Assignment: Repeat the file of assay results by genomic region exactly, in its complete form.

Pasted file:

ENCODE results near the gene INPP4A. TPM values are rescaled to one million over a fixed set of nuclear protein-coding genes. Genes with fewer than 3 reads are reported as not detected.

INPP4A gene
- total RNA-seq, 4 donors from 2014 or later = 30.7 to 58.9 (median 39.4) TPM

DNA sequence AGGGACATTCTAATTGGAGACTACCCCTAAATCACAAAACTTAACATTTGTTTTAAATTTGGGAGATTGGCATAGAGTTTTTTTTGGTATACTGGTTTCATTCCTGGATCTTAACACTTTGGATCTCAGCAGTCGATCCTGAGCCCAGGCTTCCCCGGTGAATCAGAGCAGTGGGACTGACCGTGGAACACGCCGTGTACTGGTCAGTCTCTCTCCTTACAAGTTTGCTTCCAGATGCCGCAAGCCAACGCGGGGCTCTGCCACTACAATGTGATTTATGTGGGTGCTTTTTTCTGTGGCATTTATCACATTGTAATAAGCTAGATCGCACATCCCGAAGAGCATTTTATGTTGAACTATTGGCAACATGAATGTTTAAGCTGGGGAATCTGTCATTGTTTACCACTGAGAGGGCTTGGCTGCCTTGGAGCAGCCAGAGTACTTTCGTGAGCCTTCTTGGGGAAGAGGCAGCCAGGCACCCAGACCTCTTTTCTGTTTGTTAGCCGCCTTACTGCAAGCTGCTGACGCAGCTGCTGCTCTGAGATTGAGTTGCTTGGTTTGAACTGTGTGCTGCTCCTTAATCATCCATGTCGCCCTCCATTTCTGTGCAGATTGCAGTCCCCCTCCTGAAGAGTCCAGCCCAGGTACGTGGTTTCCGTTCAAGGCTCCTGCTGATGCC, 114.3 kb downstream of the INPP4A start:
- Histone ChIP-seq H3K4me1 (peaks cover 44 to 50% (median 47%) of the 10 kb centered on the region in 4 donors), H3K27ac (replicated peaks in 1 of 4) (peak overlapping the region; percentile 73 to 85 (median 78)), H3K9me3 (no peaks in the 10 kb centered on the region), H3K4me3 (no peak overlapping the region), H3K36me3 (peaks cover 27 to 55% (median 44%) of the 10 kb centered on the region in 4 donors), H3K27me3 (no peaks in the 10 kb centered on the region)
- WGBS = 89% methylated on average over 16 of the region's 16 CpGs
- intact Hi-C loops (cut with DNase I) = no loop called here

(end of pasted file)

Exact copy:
ENCODE results near the gene INPP4A. TPM values are rescaled to one million over a fixed set of nuclear protein-coding genes. Genes with fewer than 3 reads are reported as not detected.

INPP4A gene
- total RNA-seq, 4 donors from 2014 or later = 30.7 to 58.9 (median 39.4) TPM

DNA sequence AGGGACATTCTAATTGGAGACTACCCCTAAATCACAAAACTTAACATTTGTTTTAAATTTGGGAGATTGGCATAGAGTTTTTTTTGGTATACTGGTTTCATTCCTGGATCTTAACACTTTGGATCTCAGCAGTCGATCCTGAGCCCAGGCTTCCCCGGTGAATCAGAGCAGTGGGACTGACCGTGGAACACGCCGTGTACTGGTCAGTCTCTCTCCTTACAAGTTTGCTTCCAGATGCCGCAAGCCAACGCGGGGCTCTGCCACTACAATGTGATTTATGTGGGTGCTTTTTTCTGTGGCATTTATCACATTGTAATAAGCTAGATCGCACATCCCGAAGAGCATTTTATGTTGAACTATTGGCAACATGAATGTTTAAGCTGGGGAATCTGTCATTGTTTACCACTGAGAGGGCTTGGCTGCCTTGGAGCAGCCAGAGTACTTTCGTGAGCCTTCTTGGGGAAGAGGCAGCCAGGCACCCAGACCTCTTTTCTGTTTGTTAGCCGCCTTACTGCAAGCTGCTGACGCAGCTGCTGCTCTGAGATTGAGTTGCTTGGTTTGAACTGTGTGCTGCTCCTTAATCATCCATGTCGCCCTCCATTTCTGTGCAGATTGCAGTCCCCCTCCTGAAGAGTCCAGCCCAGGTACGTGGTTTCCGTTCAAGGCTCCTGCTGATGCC, 114.3 kb downstream of the INPP4A start:
- Histone ChIP-seq H3K4me1 (peaks cover 44 to 50% (median 47%) of the 10 kb centered on the region in 4 donors), H3K27ac (replicated peaks in 1 of 4) (peak overlapping the region; percentile 73 to 85 (median 78)), H3K9me3 (no peaks in the 10 kb centered on the region), H3K4me3 (no peak overlapping the region), H3K36me3 (peaks cover 27 to 55% (median 44%) of the 10 kb centered on the region in 4 donors), H3K27me3 (no peaks in the 10 kb centered on the region)
- WGBS = 89% methylated on average over 16 of the region's 16 CpGs
- intact Hi-C loops (cut with DNase I) = no loop called here